Degas in New Orleans

First Five Pages of Chapter One

 

October 29, 1872

2306 Esplanade Avenue

That morning, she couldn’t see him, but she could feel him, smell him, as if he moved inside her bones. His big hands that made her quiver, her skin so soft and moist.

Telle hurried down the shabby hall of the rental house. If only she could have gotten up in the wee hours to greet him. Some say he was here to rest.

Starched petticoats teased her thighs. She was no longer twenty-seven, trapped in a gray/blind world. She was Icarus with wings refashioned to meet the sun.

The grandfather’s clock clanged 6:00 a.m. Unbelievable! Edgar had only been there 4 hours, but he had already left to check out the town.

Why hadn’t she married Edgar instead of his brother? Now when Edgar squeezed her hand, she would be his sister-in-law and cousin, Mrs. René, not Mrs. Edgar Degas as his hushed voice had once insisted.

The front hall closed in around her. Noises of pots and cutlery soared from the kitchen, children fighting to meet Edgar, lamps being turned up, doors unlocked, porches swept against the vagrants, homeless, and robbers who slung, drug-eyed, around every crippled corner in Reconstruction New Orleans. Odors and sweat filled the air, too many family members squeezed inside a box-tomb rental house.

Would she ever get Edgar to herself, feel his breath as he talked; hear his coat rustle as he unbuttoned it over those wide shoulders and long arms that reached out to paint such vibrant pinks, blues, browns on canvases of gold. Oh, to talk to him alone, away from busybody sisters, a demented father, all broken by the War and looking for Edgar come from Paris to right their wrongs.

She bumped into the sideboard, rattling a metal-lined urn with Edgar’s drinking water. Oh God, when they moved furniture, she suffered the worst assaults.

She stepped back and straightened her gown at the waist. A year without deaths meant she could now wear lilac not black. Her tight fitting bodice and the close sleeves hadn’t ripped nor had she stained the apron front of her flounced skirt.

First time Edgar had courted her they had met at a friend’s 19th century chateau. It stood in a park in a secluded part of the Loire Valley. From its elevated position it enjoyed far reaching views of rolling hills and neighboring vines.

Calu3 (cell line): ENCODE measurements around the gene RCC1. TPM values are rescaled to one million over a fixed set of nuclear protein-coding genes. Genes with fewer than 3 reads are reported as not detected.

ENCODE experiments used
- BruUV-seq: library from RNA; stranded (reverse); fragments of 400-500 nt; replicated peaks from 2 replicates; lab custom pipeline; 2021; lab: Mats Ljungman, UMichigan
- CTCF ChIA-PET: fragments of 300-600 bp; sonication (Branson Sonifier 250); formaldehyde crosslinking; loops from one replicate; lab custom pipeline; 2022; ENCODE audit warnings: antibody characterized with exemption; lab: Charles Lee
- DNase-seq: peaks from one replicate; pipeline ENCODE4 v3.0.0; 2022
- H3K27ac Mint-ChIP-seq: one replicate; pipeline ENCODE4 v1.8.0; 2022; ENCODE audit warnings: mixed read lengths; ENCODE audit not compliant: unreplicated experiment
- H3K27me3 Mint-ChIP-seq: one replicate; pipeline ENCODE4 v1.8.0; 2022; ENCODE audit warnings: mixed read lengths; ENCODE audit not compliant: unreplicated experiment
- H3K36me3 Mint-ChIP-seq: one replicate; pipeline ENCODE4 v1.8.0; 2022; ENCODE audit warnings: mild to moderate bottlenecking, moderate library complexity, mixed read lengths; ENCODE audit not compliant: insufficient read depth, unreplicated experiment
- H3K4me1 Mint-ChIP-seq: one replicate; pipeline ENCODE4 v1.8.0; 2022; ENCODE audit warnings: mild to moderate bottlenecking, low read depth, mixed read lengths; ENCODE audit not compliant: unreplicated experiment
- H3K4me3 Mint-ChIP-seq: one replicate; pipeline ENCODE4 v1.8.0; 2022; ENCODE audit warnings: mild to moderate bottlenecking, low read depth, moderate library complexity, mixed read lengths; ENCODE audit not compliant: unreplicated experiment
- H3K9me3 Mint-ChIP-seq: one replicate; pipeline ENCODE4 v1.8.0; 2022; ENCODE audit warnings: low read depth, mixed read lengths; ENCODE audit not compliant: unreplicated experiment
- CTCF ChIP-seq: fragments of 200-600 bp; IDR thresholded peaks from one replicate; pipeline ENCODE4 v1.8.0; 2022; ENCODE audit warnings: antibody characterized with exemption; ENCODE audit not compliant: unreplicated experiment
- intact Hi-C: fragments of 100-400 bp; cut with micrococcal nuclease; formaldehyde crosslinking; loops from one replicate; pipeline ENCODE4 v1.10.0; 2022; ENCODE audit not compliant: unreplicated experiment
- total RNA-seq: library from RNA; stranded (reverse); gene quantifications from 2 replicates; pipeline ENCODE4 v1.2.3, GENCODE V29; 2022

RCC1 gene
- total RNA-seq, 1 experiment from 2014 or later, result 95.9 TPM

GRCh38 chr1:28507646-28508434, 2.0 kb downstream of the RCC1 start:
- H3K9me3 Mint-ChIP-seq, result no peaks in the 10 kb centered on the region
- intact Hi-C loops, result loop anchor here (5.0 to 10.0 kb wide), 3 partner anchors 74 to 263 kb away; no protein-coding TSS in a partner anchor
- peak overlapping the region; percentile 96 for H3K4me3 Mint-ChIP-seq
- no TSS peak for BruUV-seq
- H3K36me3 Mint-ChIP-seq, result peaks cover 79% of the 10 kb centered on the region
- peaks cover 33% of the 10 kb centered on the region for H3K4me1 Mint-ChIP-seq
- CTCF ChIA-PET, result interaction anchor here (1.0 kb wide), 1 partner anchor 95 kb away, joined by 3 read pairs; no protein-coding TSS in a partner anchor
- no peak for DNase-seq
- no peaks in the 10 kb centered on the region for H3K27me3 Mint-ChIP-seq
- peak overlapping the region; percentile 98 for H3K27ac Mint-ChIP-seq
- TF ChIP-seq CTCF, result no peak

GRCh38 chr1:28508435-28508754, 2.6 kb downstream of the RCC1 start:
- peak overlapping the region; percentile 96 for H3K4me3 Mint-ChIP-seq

He had met her by the central staircase. He was dressed in silk gray trousers, a dark toned jacket of browns and blacks. He was tall. He’d loomed over her as they walked across the parquet floor to warm themselves by the old stone fireplace. His golden brown hair was smooth and full--his shoulders so wide she wanted to rest a cheek against them, bury herself inside his skin.

He took her to the Orangerie:

A grand room with full height ceiling and exposed beams and asked if he might kiss her, and in seconds his tongue was down her throat. She had never experienced that thrill: his thick tongue touching hers. Her mouth burned, there all strung up in her boots and tight dress with her hair loosed, clutching those hard shoulders. Memory of her late husband vanished. No foreplay ever before like this: moist between her legs, breasts hard, nipples big and ripe and wondering if he was coming on himself. Now and then he would pause and ask for water but they didn’t stop—kept kissing—like this was their only chance.

His tongue widened filling her mouth and she wanted him to undo her corset. He asked if he could, she nodded, and his hand undid her bodice, his big hand holding her full in his grasp and then the other breast, and then pulling the bodice down and then-- Oh God, the gong of dinner bells, and time was up and footsteps and good lord, what was she doing with his tongue in her mouth and his hand on her breast, wetness in her bloomers, so ready was she to undo his trousers and for him to come in her.

Indecent yearning threaded her mind, a craving to uncorset her flesh and give herself over to him. He was practiced, so quick his clasp had found hers, his hand her breast. He had removed her bloomers and were it not for the bells, would have taken her six years ago—her resisting then lapping him up like ice water on a July scorcher.

Today as she waited for him a second time, she squinted in the huge, gilt-framed Rococo mirror. Her dark hair, waved from the center, blurred against her pale skin. Her eyes were getting worse. She could no longer tell marble from wood when she looked down at the breakfront; only feel it by the sharp slap of her hand against the surface. Would she need to clutch Edgar’s arm, make him walk slower, guide her along like a baby.

She wobbled suddenly. Was that a loose floorboard under the rug. Stay vigilant! Good lord. The hanging brass candelabra were not turned on, the hall poorly lit. Her hoop skirt fluttered, boot heel stabbing lace bloomers. She barely caught herself on the breakfront.

She would put off seeing the doctor, save the money for some feverish, terrified, sweaty, wide-eyed child. If her family could live, not die, that’s all she could hope for, that and eyes that didn’t fail when she responded to calls from three children.

She walked outside to look for Edgar. Magnolias, bananas, and overgrown vines clawed at the gallery.

Several Yanks on horseback trotted past; stench wafted up from the street. A dead dog had been rotting for days; the garbage boat lay idle at the curb. Several men sat hunched in a blanket by the cross walk.

She shielded her eyes. Poor vision had heightened her senses. When she shook Edgar’s hand would she perspire profusely?

Last night she couldn’t rest next to her husband because of her raw dreams of Edgar and their affair six years ago.

A vegetable vendor drove his cart past: “Beans,” he incanted, “Tomatoes. Okra for sale.”

She remembered the quiet stillness when she had walked down outside, before the War. Now, her heart dragged with each careful look. Something rustled. Was that a rat in the banana tree?